So you think that recycling lithium batteries will be cheap and easy? They shouldn’t go into landfills so where are they going to go? Have you seen any recycling centers yet?

griff
Reply to  RickWill
April 3, 2022 8:43 am

It is possible in at least half of Australia to supply all your domestic power from solar plus battery.

Several non grid connected housing developments have been proposed.

and of course there is massive investment in storage – including the ‘gold mine’ pumped storage system.

Dr Burns
April 3, 2022 12:19 am

Why do you call it “renewable”?
It is not.

n.n
Reply to  Dr Burns
April 3, 2022 1:24 am

Drivers. A generic characterization carries a strong appeal to emotion.

Alternatively, the question is why do people who are aware of the integrated deception, perhaps fraud, go along to get along with this em-pathetic game.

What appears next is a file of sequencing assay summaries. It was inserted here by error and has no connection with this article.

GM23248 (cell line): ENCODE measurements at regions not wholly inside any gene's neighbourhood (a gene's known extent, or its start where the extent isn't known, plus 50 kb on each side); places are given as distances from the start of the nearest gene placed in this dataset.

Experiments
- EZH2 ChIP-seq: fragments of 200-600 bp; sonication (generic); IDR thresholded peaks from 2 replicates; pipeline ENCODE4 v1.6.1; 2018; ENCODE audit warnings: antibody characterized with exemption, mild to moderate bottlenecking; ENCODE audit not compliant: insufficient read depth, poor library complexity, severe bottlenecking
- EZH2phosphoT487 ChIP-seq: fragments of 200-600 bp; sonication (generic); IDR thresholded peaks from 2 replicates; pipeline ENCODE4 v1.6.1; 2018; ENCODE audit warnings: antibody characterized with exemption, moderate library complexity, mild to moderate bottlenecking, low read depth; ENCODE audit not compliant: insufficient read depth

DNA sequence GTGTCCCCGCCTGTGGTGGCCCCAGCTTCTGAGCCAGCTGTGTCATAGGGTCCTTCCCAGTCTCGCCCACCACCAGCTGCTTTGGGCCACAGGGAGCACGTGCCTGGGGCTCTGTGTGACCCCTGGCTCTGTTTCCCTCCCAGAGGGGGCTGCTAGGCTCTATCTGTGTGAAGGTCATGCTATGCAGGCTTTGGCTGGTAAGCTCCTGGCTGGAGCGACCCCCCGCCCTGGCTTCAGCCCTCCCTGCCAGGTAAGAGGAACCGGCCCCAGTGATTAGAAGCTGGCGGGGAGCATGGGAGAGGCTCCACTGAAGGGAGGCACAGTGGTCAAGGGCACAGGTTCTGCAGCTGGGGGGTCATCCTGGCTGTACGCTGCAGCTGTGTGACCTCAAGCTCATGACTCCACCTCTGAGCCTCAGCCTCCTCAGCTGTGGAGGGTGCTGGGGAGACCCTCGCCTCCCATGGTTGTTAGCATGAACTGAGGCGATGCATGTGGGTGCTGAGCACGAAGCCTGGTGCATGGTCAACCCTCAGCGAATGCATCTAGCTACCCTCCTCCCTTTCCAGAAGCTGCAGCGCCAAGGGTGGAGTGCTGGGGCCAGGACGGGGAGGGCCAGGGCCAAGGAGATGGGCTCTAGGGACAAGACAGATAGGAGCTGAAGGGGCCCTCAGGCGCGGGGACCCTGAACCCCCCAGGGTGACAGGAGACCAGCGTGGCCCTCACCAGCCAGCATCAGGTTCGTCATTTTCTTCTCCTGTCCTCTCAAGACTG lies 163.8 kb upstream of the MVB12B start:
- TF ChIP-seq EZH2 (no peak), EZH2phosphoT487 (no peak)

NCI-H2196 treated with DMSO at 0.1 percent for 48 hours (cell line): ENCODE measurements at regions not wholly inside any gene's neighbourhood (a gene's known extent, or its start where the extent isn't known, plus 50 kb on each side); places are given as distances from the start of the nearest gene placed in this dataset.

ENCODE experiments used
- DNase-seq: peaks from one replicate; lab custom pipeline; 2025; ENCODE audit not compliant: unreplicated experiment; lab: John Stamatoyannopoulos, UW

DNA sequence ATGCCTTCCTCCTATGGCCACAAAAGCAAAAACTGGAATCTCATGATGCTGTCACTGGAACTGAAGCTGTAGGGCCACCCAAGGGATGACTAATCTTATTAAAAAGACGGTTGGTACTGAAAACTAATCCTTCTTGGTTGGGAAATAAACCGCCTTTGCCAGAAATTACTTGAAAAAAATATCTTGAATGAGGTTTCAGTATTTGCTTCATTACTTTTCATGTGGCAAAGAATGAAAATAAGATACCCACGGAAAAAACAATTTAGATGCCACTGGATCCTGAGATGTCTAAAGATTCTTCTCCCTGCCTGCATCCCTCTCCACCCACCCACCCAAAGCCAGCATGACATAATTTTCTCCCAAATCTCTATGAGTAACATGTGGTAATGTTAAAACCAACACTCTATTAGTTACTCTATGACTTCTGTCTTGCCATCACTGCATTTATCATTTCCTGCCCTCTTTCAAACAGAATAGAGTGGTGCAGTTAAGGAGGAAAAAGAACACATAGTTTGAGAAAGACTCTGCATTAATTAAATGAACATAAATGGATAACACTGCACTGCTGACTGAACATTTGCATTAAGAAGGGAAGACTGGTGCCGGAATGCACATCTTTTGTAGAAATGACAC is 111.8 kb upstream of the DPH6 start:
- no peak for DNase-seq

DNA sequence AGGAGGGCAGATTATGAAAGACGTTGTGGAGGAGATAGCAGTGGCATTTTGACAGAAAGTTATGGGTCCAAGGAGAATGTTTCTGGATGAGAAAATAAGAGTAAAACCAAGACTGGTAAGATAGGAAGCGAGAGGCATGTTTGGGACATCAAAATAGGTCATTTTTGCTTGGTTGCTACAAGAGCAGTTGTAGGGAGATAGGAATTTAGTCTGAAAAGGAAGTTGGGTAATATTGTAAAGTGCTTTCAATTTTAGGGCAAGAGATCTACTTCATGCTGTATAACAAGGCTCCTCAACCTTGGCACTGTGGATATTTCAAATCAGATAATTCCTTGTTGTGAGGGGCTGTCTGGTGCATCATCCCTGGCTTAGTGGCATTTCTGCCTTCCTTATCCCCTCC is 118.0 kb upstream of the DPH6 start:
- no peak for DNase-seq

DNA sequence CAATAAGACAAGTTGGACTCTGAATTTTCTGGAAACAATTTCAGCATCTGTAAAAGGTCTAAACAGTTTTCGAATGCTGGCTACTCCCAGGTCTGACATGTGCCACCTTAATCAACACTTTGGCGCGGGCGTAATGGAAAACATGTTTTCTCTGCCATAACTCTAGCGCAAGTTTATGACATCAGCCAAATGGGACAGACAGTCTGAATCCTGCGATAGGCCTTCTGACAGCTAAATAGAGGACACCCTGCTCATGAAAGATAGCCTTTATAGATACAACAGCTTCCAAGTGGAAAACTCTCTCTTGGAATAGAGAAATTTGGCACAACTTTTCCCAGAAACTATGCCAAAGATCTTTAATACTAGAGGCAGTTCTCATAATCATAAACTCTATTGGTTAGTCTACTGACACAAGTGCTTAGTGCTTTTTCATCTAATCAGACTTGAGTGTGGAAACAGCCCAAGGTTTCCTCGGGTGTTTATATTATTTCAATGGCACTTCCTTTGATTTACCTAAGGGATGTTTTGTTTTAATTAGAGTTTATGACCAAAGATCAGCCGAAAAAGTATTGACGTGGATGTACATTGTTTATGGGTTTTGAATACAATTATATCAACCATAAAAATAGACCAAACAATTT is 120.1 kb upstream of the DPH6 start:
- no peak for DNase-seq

Why, indeed.

Matthew Sykes
April 3, 2022 1:19 am

Renewable energy has a part to play” No it doesnt. It is useless and expensive. It has no part to play. Scrap all of it and use gas/nuclear. You get cheap power 24/7 without wrecking the environment. Oh, and these are UK jobs, oh, and according to the EU both these are now ‘green’.

pochas94
April 3, 2022 8:05 am

The thing is, we don’t want to decarbonize. Petroleum is too precious to burn. We must go nuclear while petroleum is still plentiful. Robbing future generations is not in the interest of humanity.

April 3, 2022 8:41 am

A better understanding of the problem starts with the understanding that fossil fuels are not an energy source. Thet are an energy storage mechanism.

Wind and solar are not energy storage mechanisms. Rather they are like the enginr in your car. Ther are energy transformation mechanisms.

You cannot replace gasoline for example with a car engine. Most people can see that. And for the exact same reason you cannot replace fossil fuels with wind and solar. They are distinctly different mechanisms.

It is this confusion that prevents a clear analysis of why you cannot replace fossil fuels with wind and solar. Fossil fuels are energy storage. Wind and solar are energy conversion.

You cannot directly replace storage with conversion. You need to factor in the cost of conversion of electricity back to storage, which to date has no efficient solution.